10 The NCAA Eligibility Center All D-I and D-II athletes must register with the Eligibility Center Should be submitted July/August after junior year and completed by July of senior year –You are not officially cleared until after you graduate 16 core courses to gain eligibility You can’t compete in D-I or D-II without it Cost is $60 ( still works

11 The NCAA Eligibility Center College Counselors have a role in completing this, so don’t wait until September, as they must complete forms and submit a transcript Test scores must be submitted directly to the eligibility center D-III athletes do not currently need to register

12 Eligibility D-I must pass 16 core course for entry –4 English, 3 Math, 2 Science (one must be lab) Plus one additional math, science or English –2 Social Studies, 4 yrs of additional core coursework Sliding scale for GPA and SAT/ACT min. –3.0 GPA needs only a 620 SAT (CR/Math) –2.2 GPA needs an 940 SAT (CR/Math) D-II pass 14 core courses, a 2.0 GPA and an 820 SAT…no sliding scale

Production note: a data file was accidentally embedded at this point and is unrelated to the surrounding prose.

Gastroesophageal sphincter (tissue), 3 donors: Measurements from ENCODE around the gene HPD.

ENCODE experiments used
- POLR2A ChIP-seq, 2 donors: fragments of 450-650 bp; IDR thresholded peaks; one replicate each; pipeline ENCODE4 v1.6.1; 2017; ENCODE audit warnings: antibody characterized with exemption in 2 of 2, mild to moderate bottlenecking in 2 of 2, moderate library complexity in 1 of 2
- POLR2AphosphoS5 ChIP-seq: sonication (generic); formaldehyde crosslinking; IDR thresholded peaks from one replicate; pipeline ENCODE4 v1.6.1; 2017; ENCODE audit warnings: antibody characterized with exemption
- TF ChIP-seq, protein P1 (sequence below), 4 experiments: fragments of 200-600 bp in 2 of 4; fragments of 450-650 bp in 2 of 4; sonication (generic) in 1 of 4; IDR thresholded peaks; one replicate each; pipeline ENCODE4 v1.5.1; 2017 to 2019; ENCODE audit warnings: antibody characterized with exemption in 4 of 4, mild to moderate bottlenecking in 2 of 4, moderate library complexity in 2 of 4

13 Eight Semester Rule You have 4 years to complete HS “eight semesters”, if you decide to repeat a grade while in HS, you will need to complete requirements by the end of your 8 th semester –You can apply for a waiver –One credit will be accepted post 8 th semester if necessary but will not replace existing credit Should not preclude PG years or legitimate repeat years. English and Math are the major concerns –Must have four different English courses in four years of school –Repeating a math class might be a problem –Work with college counselor on petition process

14 What Can You Do? Market Yourself This summer pull together a recruiting letter with essential athletic and admission details –Academics: GPA, SAT-I/ACT, Upcoming Year Classes –Athletics: Primary Team (schedule and stats), where will you be playing this summer, coaching reference –Inquire about an unofficial visit to campus Go to institution’s website and recruiting link Video can be a plus for schools with a limited recruiting budget –Tape quality and ability to recognize you is important